- To avoid irritation of the cheek when in contact with the mini-screw head, a light cure silicone material was applied to cover the chain and the mini-screw all-together (Softflow®).
For almost 8 months, during the Covid pandemic, the patient was unable to present to the clinic. The work was resumed in March 2022. It was decided then to segment the appliance, including third molar to canine. The 16×25 SS wire was replaced with 17X25 S.S in the lower arch to increase the rigidity of the wire given the short span available.
- Patient presented to the clinic, with pain from the lower left side
- It was found out that the lower left first molar was vertically fractured and needed extraction
- Since the loss of the lower left first molar came at the later stages of the treatment and the patient didn’t want to go through another 1,5 years of orthodontic treatment to achieve space closure
- The patient decided to extract the affected molar and preserve the space for later implant placement
- A metallic ligature is placed from second molar to canine and a second one from third molar to mini screw
- Slight inter-proximal reduction (IPR) is performed between second molar and second premolar, to create a surface area contact and allow for further Protraction of the second and third molar.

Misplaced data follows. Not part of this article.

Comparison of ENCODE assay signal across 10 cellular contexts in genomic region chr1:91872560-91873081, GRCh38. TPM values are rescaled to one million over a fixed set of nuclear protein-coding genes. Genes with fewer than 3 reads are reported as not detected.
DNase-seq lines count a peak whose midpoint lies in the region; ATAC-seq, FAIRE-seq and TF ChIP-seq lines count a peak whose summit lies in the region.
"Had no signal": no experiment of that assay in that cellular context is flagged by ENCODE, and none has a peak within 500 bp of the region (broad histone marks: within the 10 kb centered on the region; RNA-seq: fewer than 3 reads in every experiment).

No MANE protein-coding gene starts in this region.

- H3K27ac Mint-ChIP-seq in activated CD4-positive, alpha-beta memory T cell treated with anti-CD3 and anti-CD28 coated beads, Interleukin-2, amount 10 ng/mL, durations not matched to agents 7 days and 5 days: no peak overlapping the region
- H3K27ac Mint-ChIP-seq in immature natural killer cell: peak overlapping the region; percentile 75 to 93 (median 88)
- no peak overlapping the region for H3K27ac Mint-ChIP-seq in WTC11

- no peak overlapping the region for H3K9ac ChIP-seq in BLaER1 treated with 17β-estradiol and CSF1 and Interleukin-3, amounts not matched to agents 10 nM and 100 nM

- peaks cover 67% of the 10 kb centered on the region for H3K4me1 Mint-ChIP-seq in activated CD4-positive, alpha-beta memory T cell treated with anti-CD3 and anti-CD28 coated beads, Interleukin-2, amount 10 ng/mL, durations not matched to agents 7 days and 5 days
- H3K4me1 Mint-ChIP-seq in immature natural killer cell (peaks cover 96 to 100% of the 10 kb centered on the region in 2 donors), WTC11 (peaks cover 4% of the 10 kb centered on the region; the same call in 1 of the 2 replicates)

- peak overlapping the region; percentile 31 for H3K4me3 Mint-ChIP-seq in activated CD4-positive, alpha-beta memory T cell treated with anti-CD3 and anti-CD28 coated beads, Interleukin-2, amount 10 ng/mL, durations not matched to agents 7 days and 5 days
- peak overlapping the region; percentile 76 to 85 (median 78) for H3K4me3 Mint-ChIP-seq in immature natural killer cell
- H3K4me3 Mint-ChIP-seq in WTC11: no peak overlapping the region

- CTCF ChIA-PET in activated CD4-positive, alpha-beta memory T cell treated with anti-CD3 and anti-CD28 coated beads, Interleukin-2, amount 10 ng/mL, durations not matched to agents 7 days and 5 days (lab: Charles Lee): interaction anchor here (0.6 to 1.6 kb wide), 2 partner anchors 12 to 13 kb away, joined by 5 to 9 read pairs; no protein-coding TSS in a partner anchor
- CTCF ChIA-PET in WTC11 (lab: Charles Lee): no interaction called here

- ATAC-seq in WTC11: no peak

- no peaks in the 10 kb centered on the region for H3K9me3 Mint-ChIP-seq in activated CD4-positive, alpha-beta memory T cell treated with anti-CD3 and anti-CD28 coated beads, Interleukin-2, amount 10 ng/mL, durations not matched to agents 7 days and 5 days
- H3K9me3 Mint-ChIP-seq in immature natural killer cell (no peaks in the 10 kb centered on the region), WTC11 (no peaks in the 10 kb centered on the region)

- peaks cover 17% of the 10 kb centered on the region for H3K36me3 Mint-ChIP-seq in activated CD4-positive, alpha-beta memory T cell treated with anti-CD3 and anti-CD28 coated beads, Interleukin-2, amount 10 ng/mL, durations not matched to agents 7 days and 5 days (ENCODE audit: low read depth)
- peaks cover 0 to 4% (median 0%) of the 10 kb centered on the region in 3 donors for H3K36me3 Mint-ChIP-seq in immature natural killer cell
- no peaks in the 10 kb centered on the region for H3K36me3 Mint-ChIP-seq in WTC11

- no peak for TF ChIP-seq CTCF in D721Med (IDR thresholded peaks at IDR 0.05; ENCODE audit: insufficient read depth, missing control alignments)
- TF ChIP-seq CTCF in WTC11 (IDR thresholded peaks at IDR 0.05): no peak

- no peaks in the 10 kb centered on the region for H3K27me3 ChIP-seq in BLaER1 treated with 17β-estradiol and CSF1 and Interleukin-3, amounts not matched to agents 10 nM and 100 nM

- Debonding was done later in the session
- Fixed retainer was placed between the second molar and the second premolar to preserve the space needed for later implant placement (lower left side)
- Fixed retention was also needed on the lower right side to prevent relapse of space closure using a fixed 16x 22 SS wire bonded and contoured with flowable composite resin to the buccal side of teeth 48-47-45-44 since in adult space closure, chance of relapse is very high, this retention is kept in place for indefinite period of time.
Both mandibular second and third right molars were mesialized and uprighted with more root movement taking place than the crown in a 2:1 ratio. Ensuring parallelism between the roots is a necessary step for long term stability of the achieved movement, nonetheless a fixed retention was undertaken . If maxillary right third molar shows any signs of passive eruption , the patient is instructed to extract it. A vacuum formed retainer was proposed during night time but unfortunately the patient declined.